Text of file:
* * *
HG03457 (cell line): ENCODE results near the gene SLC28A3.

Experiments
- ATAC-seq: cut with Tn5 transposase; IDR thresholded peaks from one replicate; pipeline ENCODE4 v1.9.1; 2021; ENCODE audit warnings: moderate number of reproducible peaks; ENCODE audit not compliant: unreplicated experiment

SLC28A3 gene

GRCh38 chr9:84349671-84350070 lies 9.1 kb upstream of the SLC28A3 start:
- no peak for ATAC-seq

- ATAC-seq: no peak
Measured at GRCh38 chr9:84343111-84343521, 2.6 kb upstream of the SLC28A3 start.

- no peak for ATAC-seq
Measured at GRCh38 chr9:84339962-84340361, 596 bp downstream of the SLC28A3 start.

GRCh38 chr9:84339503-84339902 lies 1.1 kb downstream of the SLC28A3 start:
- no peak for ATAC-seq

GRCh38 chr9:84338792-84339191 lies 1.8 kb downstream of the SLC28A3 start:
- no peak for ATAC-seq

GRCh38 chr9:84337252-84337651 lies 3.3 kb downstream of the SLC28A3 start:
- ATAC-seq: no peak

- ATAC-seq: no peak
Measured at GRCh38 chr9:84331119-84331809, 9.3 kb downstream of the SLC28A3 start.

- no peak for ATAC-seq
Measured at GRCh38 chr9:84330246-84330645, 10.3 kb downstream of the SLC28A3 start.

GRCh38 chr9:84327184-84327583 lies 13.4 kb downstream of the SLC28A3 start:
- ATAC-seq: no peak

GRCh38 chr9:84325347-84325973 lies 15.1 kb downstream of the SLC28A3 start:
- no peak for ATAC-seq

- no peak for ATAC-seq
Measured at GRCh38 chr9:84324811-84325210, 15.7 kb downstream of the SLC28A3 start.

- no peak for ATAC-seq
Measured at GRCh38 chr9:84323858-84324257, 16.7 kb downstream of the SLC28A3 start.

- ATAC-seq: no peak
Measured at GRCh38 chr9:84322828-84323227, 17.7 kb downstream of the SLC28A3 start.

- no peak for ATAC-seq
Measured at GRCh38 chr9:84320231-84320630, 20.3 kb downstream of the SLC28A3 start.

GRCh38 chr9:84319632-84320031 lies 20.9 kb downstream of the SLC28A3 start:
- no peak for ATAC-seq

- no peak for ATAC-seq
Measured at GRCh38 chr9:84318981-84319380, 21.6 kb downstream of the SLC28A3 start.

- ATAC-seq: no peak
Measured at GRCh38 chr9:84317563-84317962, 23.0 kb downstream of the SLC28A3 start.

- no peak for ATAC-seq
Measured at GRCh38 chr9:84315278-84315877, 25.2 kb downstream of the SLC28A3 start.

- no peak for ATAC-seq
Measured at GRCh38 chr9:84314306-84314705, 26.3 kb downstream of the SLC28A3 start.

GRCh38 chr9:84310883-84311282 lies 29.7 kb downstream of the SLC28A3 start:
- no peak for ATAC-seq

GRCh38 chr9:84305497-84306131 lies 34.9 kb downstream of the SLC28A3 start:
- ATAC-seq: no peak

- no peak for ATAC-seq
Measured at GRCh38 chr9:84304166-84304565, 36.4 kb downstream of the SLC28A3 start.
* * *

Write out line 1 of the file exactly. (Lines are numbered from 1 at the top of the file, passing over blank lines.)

HG03457 (cell line): ENCODE results near the gene SLC28A3.